When President Obama speaks to a joint session of Congress on Tuesday, his tone will likely resemble neither a pep rally nor a wake.
Aides say the president is trying to strike the right balance as he talks about the struggling economy. That means delivering a strong dose of medicine, but without making the patient feel worse.
During his first White House news conference, Obama was asked if he was "talking down the economy" with some of his dire pronouncements.
"No, no, no, no," the president replied, saying he was merely stating the facts. "What I've said is what other economists have said across the political spectrum." Obama went on to say, as he often does, that as bad as the economy is, it's within our power to fix it.
"I'm absolutely confident that we can solve this problem, but it's going to require us to take some significant, important steps," he said.
The optimistic second part of that message has sometimes been overshadowed, though, by the depressing first part — which makes some observers wonder whether Obama's downbeat comments are making the situation worse.
"The Depression narrative could easily end up as a self-fulfilling prophecy," wrote Yale economist Robert Shiller in an op-ed piece for the New York Times this weekend.
Former President Bill Clinton told ABC last week that while he's glad Obama has not resorted to inane "happy talk," it wouldn't hurt to crank up the confidence.
"I just would like him to end by saying that he is hopeful and completely convinced we're going to come through this," Clinton said. "And it's worth reminding the American people that for more than 230 years, everyone who bet against America lost money. It's a mistake to bet against this country over the long run."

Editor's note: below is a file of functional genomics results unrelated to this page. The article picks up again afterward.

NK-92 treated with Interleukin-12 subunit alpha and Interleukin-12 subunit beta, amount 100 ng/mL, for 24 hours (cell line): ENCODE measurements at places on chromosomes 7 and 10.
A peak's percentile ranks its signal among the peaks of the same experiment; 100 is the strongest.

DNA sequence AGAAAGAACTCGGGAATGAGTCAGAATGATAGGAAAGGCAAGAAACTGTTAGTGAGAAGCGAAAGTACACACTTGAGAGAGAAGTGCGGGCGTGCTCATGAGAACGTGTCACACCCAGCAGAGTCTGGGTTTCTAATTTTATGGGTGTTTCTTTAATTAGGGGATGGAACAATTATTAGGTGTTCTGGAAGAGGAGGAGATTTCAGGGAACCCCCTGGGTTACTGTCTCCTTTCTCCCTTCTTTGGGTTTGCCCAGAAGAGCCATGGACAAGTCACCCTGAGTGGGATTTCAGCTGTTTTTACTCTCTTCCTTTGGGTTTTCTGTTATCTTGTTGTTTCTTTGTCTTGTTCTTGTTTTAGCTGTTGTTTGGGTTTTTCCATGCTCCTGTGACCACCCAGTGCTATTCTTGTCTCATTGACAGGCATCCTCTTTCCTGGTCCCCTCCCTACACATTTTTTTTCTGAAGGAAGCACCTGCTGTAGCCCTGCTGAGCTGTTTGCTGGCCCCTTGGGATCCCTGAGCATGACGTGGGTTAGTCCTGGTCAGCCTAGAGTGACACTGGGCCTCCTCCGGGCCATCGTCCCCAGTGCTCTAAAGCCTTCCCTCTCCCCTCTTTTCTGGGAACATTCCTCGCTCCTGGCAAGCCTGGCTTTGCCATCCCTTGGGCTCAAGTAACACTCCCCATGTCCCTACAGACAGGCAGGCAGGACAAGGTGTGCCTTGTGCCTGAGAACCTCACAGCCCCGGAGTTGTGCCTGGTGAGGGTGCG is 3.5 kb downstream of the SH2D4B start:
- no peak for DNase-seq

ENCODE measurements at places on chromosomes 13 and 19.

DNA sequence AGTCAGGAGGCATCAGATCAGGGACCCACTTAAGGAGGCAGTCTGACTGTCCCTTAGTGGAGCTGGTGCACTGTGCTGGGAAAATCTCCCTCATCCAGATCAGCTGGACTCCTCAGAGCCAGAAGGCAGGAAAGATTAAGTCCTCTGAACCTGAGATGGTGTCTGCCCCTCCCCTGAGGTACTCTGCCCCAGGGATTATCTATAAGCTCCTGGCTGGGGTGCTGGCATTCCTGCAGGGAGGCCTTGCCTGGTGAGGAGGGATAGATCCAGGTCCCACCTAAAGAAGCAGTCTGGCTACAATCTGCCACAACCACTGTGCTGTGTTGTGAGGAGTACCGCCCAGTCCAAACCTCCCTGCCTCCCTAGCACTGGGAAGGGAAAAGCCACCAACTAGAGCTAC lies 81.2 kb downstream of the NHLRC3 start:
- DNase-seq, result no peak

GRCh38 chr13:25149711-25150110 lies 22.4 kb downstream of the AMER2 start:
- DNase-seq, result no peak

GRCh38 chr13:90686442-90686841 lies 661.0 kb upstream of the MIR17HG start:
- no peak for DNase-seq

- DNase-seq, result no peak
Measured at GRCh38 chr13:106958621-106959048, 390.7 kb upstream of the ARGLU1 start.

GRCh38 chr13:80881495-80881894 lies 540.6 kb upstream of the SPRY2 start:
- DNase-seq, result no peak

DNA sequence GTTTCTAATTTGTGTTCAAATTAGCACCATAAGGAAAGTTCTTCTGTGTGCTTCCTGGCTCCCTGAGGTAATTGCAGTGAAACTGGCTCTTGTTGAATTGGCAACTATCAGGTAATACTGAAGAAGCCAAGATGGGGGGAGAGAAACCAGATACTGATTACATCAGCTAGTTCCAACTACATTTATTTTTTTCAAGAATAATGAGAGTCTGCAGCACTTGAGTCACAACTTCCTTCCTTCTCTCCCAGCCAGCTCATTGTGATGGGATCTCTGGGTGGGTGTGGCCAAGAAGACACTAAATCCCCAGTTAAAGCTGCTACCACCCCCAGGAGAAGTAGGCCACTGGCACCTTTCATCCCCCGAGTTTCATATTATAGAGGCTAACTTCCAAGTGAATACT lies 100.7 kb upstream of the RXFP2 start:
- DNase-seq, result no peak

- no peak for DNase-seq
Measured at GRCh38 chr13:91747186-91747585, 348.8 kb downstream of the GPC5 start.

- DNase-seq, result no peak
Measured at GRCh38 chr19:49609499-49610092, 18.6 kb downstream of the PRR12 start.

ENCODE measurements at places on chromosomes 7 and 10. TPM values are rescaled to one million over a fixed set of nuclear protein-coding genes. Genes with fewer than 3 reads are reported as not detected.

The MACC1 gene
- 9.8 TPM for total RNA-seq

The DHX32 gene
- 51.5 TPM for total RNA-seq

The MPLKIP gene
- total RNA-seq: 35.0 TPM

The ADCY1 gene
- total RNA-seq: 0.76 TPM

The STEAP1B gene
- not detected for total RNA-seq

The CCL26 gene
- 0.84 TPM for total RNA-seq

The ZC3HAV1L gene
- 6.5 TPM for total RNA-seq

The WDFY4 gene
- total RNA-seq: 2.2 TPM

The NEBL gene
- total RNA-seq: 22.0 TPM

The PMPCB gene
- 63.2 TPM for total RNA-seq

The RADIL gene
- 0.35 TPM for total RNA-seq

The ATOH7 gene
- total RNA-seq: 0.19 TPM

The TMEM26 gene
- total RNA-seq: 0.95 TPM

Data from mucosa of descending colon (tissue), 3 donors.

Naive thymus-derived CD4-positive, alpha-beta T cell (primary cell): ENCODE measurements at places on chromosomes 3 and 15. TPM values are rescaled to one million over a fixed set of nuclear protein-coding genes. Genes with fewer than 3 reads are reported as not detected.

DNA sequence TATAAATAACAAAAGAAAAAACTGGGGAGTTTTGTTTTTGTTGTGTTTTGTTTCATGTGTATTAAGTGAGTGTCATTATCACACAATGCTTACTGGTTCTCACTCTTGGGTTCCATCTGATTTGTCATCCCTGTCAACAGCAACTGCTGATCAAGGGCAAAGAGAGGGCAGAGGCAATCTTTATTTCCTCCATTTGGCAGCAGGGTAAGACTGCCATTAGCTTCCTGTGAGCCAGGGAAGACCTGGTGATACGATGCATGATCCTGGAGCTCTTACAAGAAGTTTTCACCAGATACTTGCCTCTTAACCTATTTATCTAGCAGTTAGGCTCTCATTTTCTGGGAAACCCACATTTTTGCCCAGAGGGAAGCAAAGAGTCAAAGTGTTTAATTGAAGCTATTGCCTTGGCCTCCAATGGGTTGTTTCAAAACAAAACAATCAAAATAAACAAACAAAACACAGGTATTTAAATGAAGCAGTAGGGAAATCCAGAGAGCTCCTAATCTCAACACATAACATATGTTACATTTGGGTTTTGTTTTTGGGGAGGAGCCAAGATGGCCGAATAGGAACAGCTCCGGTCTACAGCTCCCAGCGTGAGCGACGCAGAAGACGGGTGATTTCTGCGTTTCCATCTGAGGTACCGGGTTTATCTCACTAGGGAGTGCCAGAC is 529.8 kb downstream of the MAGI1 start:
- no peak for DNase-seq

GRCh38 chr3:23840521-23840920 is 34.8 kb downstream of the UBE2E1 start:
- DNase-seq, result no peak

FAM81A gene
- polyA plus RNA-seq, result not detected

Of course there are plenty of good reasons for Americans to be nervous about the economy, no matter what the president is saying: rising unemployment, record home foreclosures, a shaky banking system. But psychology is also an important factor in how businesses and consumers behave.
"Part of the role of the president is to be in some sense cheerleader in chief," said Nariman Behravesh, chief economist at IHS Global Insight. "This is essentially what Franklin Delano Roosevelt did in the Great Depression when he talked about, you know, 'The greatest thing to fear is fear itself.' And from that perspective, there's a lot that the president and his advisers can do in boosting morale and boosting confidence."
Obama hardly needs a reminder about the potential power of his own words. A year ago, during the Wisconsin primary, Obama the candidate had to defend himself against charges that his hopeful message was all talk.
"Don't tell me words don't matter," Obama said, recalling FDR's famous line. " 'We have nothing to fear but fear itself.' Just words. Just speeches."
Tuesday night's speech to Congress is an opportunity for the new president to offer his own reassurance, as well as details about the practical steps his administration is taking to rebuild the economy.
White House spokesman Robert Gibbs says the president is calibrating his message to be forthright but not frightening.
"I think he understands that it's important for him to be confident and hopeful in the path that we're taking, but honest about the many challenges that we face. And that's what he's working on doing," Gibbs said.